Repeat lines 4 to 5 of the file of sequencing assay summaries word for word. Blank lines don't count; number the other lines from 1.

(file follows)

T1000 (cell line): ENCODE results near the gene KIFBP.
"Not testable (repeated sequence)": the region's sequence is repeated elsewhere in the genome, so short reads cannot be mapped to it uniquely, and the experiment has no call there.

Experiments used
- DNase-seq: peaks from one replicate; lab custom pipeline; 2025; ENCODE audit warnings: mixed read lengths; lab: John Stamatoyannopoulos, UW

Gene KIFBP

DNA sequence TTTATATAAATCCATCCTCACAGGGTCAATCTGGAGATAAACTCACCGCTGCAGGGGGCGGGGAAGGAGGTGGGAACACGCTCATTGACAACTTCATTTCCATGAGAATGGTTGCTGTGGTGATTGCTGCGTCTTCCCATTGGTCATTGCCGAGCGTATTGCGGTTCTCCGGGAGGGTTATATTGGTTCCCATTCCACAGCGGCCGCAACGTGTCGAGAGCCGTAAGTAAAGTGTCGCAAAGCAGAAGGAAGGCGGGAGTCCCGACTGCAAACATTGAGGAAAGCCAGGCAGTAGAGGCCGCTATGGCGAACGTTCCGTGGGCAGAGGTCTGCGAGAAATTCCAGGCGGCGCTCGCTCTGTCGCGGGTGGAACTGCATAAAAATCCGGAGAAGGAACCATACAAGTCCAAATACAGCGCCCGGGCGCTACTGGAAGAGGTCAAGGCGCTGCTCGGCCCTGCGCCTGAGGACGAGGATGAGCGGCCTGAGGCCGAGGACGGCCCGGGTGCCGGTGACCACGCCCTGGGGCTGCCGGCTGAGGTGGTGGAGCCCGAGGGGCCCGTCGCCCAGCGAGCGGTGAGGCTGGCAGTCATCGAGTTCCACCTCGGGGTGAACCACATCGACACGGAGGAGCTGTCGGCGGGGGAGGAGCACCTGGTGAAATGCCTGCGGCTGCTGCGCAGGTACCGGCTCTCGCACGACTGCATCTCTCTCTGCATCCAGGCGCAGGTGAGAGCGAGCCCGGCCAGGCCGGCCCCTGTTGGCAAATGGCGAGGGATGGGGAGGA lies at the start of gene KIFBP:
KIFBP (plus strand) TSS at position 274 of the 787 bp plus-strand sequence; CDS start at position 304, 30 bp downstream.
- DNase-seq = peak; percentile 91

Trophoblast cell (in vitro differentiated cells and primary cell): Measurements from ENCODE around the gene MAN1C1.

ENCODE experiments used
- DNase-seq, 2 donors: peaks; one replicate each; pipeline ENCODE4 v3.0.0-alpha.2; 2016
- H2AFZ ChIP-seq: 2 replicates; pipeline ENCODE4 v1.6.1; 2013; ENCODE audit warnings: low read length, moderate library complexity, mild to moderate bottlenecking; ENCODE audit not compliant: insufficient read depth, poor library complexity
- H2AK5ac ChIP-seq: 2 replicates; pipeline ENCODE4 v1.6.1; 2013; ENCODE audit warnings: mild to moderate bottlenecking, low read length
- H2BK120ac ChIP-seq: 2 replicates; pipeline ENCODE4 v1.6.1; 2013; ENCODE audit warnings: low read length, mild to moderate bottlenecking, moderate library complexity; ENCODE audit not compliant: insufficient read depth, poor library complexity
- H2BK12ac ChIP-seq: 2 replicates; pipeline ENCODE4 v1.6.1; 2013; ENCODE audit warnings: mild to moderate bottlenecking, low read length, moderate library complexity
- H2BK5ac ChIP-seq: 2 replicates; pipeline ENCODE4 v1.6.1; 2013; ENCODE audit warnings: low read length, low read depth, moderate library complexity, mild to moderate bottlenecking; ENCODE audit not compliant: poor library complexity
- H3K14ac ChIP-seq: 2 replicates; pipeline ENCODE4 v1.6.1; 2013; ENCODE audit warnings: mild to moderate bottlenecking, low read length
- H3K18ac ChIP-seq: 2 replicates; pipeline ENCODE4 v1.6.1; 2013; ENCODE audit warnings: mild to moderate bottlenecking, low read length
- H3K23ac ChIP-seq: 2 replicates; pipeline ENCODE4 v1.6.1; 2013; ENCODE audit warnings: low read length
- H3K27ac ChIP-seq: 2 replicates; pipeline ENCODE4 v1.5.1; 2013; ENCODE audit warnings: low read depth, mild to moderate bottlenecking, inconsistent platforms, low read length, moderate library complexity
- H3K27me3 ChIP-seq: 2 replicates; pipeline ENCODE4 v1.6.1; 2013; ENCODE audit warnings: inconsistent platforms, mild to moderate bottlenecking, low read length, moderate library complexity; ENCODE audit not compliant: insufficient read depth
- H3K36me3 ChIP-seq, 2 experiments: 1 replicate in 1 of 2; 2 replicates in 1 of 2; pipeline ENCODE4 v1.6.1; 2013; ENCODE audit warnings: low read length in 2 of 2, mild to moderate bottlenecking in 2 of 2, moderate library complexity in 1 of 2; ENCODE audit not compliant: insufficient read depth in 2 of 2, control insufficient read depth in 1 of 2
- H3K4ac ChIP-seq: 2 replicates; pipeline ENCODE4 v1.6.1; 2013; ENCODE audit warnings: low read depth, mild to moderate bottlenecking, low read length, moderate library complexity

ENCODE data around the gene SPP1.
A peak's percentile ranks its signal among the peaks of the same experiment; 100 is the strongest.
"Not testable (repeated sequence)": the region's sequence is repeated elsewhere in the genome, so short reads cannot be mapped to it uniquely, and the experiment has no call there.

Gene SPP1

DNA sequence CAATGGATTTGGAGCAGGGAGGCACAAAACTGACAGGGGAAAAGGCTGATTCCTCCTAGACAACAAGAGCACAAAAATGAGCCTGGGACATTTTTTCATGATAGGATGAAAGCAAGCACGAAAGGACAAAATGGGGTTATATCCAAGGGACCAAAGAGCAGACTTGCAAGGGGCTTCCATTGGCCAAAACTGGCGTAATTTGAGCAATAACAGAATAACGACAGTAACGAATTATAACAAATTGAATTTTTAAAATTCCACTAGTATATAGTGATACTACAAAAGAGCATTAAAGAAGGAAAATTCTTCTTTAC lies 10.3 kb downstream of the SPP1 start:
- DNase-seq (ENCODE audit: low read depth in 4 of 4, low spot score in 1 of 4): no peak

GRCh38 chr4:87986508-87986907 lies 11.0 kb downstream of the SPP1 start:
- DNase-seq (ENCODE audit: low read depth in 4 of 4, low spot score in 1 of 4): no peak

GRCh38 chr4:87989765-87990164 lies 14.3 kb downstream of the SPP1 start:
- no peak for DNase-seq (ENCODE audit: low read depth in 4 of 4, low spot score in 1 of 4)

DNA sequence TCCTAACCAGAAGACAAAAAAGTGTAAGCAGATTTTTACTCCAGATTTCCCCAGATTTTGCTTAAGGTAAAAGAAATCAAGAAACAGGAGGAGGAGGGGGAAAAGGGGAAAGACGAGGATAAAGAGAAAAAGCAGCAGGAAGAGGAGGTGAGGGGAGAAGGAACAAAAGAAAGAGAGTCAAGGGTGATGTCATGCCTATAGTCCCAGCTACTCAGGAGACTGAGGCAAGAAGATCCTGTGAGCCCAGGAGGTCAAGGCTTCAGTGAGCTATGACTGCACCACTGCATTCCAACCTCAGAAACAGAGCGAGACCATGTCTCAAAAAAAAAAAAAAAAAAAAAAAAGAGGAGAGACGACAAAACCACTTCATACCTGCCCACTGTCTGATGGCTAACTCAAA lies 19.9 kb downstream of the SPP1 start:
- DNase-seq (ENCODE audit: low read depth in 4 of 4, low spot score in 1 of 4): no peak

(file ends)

- DNase-seq: peaks from one replicate; lab custom pipeline; 2025; ENCODE audit warnings: mixed read lengths; lab: John Stamatoyannopoulos, UW

Gene KIFBP